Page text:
Totnes MP Sarah Wollaston backs minimum price for booze as Tories head for U-turn
Totnes MP Sarah Wollaston has appeared on national television to support a minimum price for alcohol.
It comes as her own party is predicted to announce a u-turn on plans to set a minimum charge.
She backed up her position on Twitter: "It would be a cheap populist mistake to ditch minimum pricing and would undermine any public health credibility on reducing avoidable deaths
"Instead of ditching a measure that would help stop the carnage from ultra cheap alcohol better to consider a 3 year review and sunset clause.
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"Very concerned about suggestion that minimum pricing to be dropped from alcohol strategy. Public health minister could not confirm at meeting."
Society was already paying a massive price from the impact of problem drinking argued Dr Wollaston, who sits on the Commons Health Select Committee.
David Cameron had thrown his weight behind the policy, which medical groups argue would save lives.
A consultation document issued last year floated a base price of 45p per unit, and the Government has yet to release its conclusions.
However, a number of Cabinet ministers including Theresa May, Andrew Lansley and Michael Gove have made clear they harbour doubts.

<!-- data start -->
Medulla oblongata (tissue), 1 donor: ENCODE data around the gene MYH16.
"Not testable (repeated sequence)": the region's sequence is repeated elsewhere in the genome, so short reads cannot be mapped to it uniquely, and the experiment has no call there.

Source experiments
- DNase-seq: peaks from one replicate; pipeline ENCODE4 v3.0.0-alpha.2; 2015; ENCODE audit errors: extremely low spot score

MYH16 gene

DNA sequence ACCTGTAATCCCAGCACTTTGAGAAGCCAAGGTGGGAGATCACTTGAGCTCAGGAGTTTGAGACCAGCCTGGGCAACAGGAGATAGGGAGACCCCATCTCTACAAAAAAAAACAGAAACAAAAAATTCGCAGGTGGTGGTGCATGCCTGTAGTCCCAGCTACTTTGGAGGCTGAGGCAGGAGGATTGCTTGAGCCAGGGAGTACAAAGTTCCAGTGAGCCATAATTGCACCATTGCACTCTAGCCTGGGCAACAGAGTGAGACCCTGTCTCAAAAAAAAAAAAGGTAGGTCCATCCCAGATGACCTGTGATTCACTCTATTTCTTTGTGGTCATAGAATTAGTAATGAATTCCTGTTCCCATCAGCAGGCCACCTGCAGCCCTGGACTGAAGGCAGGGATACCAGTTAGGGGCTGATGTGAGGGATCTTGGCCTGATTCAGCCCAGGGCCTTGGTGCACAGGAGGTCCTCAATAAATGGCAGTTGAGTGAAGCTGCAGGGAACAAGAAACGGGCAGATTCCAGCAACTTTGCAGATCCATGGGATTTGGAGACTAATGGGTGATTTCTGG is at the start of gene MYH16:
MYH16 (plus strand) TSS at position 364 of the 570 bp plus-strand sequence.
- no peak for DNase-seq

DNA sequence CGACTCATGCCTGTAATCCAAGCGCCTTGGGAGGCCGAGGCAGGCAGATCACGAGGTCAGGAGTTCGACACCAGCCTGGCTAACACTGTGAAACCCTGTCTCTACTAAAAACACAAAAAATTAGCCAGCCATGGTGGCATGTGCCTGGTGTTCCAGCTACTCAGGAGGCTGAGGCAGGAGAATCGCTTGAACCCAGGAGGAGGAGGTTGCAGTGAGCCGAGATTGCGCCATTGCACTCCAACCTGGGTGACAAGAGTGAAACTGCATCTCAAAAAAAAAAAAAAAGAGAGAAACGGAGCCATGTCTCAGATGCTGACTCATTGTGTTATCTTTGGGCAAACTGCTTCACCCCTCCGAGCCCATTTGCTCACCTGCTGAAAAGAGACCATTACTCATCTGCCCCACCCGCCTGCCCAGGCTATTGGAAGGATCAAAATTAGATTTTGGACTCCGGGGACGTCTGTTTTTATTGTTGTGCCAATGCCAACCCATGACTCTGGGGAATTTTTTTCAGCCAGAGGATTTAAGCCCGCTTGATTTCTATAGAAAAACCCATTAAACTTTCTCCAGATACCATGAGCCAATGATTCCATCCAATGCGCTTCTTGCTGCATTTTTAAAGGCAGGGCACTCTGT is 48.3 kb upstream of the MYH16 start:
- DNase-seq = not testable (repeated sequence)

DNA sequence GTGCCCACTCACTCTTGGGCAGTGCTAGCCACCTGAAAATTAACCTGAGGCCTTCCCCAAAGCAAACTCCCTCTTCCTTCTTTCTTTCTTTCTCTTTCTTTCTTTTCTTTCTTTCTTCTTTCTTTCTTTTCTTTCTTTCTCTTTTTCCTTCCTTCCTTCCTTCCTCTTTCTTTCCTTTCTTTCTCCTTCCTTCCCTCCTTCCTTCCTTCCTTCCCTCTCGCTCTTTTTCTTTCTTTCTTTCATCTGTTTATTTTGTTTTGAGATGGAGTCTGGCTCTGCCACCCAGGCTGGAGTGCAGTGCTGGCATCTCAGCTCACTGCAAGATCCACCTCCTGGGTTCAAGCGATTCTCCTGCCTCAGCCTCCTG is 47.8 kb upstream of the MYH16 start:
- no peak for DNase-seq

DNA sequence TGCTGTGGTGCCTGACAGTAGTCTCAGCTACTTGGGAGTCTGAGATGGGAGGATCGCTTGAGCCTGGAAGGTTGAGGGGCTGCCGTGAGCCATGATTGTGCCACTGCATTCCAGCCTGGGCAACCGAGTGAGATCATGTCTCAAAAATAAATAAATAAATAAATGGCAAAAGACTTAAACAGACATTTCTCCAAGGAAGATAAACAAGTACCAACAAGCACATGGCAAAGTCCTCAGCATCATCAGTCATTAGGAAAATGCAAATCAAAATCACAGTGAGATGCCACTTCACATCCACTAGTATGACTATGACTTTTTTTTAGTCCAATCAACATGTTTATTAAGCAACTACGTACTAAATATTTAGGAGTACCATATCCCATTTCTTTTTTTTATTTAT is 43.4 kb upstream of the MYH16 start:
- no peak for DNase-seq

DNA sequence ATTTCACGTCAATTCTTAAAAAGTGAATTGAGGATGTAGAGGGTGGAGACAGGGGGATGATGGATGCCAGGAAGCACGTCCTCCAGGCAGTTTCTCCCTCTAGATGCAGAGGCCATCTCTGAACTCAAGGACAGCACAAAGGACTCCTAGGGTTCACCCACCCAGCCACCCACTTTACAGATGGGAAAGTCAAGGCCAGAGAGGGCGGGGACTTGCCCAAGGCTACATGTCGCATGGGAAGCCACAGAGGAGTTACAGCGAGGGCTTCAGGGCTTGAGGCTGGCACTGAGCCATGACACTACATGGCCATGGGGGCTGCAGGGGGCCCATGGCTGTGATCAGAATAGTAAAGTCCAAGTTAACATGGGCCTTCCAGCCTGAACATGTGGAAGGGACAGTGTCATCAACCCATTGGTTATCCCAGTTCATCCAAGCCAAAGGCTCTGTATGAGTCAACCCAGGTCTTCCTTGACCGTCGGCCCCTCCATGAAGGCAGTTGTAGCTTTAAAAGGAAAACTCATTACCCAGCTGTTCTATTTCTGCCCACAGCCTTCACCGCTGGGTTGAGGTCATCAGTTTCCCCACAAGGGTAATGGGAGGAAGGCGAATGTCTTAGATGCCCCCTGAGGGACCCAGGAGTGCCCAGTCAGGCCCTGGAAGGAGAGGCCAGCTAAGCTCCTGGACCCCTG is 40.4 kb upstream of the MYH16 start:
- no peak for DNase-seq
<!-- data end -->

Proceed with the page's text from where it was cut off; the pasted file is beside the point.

Speculation has been growing for some weeks that the proposals will be shelved amid criticism that it will unfairly punish responsible drinkers on low incomes.
Responding to report it is to be dumped, Dr Wollaston said: “I feel devastated. We know that whenever alcohol is too cheap people die.
“If the Chancellor wants a message from me it’s we are already paying a huge amount to clear up the cost of this. It’s costing us around £21 billion a year just to deal with the crime, violence and medical costs of it.
“Introducing minimum pricing does not make alcohol unaffordable, It’s an absolute myth.
“More people will carry on dying that’s the bottom line. Don’t ditch it.”
She also spoke of the “absolute train wreck” of alcohol in Britain and the “real carnage” in hospitals caused by excessive drinking.
Dr Wollaston said: “When I qualified as a doctor you didn't expect to see cirrhosis in people until they were in their 50s.
“Now we are seeing people in their late 20s with early stage liver disease - an absolute train wreck that we have with alcohol in this country and it is coming from cheap alcohol because when people start to lose control of their drinking we know that they are spending 40p per unit less on their alcohol and all the rest of us are subsidising this.
“I think that is the important thing - let's see supermarket discounting on the things that people need to buy, the real staples, not on alcohol.”
She suggested that the Government might introduce a three-year sunset clause for minimum alcohol pricing, so if the policy does not work, it can be halted.
But she predicted that, as in Canada, in a “quite short space of time”, minimum alcohol pricing would reduce violent crime, make the street safer and free police time from dealing with alcohol-related trouble.
Dr Wollaston rejected suggestions the issue could be tackled by changes to duty in next week's Budget.